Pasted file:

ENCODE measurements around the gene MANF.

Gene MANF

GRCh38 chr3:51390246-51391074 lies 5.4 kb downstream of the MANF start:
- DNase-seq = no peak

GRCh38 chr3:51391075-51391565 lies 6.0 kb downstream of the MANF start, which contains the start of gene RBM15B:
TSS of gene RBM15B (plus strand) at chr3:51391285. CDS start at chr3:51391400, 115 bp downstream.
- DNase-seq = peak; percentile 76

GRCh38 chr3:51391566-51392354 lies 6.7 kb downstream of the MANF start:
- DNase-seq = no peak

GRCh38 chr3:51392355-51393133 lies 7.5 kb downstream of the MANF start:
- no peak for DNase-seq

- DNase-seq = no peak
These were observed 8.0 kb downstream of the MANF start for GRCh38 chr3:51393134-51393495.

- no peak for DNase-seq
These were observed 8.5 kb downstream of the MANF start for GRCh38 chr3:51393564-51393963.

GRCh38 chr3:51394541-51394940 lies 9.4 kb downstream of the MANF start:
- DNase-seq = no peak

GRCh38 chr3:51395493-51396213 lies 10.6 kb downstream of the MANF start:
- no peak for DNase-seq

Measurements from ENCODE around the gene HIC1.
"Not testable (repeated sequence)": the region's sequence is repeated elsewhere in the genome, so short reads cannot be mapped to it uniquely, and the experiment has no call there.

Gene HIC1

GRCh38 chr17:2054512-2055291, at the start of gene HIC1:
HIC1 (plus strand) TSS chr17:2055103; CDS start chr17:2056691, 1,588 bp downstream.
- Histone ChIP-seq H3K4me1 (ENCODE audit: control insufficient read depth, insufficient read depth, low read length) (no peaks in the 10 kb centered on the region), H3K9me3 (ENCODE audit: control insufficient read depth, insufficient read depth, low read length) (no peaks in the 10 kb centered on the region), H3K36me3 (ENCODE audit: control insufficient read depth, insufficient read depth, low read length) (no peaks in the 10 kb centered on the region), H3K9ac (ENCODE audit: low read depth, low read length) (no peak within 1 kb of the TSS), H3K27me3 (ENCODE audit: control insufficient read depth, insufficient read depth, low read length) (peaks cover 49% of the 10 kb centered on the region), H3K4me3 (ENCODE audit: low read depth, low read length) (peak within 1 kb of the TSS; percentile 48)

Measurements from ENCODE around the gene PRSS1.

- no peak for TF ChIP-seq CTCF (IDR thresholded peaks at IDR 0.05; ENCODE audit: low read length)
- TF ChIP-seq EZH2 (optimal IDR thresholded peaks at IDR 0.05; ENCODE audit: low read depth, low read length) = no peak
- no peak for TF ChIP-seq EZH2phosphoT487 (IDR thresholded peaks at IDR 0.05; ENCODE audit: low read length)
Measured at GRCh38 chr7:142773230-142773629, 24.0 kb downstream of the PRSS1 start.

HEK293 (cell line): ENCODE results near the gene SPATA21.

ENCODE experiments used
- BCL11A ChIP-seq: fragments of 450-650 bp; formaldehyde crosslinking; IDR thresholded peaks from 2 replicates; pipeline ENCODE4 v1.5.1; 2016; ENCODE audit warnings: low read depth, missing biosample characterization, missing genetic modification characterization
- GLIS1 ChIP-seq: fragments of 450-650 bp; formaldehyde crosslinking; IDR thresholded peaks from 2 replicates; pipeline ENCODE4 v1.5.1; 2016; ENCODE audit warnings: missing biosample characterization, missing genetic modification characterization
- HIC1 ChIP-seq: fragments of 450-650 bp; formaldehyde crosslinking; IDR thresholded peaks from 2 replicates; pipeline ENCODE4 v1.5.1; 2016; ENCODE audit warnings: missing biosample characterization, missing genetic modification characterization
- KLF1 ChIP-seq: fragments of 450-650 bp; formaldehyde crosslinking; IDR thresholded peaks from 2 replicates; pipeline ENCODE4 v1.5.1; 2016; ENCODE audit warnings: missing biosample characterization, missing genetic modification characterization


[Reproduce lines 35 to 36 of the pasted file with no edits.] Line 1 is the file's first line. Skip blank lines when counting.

- HIC1 ChIP-seq: fragments of 450-650 bp; formaldehyde crosslinking; IDR thresholded peaks from 2 replicates; pipeline ENCODE4 v1.5.1; 2016; ENCODE audit warnings: missing biosample characterization, missing genetic modification characterization
- KLF1 ChIP-seq: fragments of 450-650 bp; formaldehyde crosslinking; IDR thresholded peaks from 2 replicates; pipeline ENCODE4 v1.5.1; 2016; ENCODE audit warnings: missing biosample characterization, missing genetic modification characterization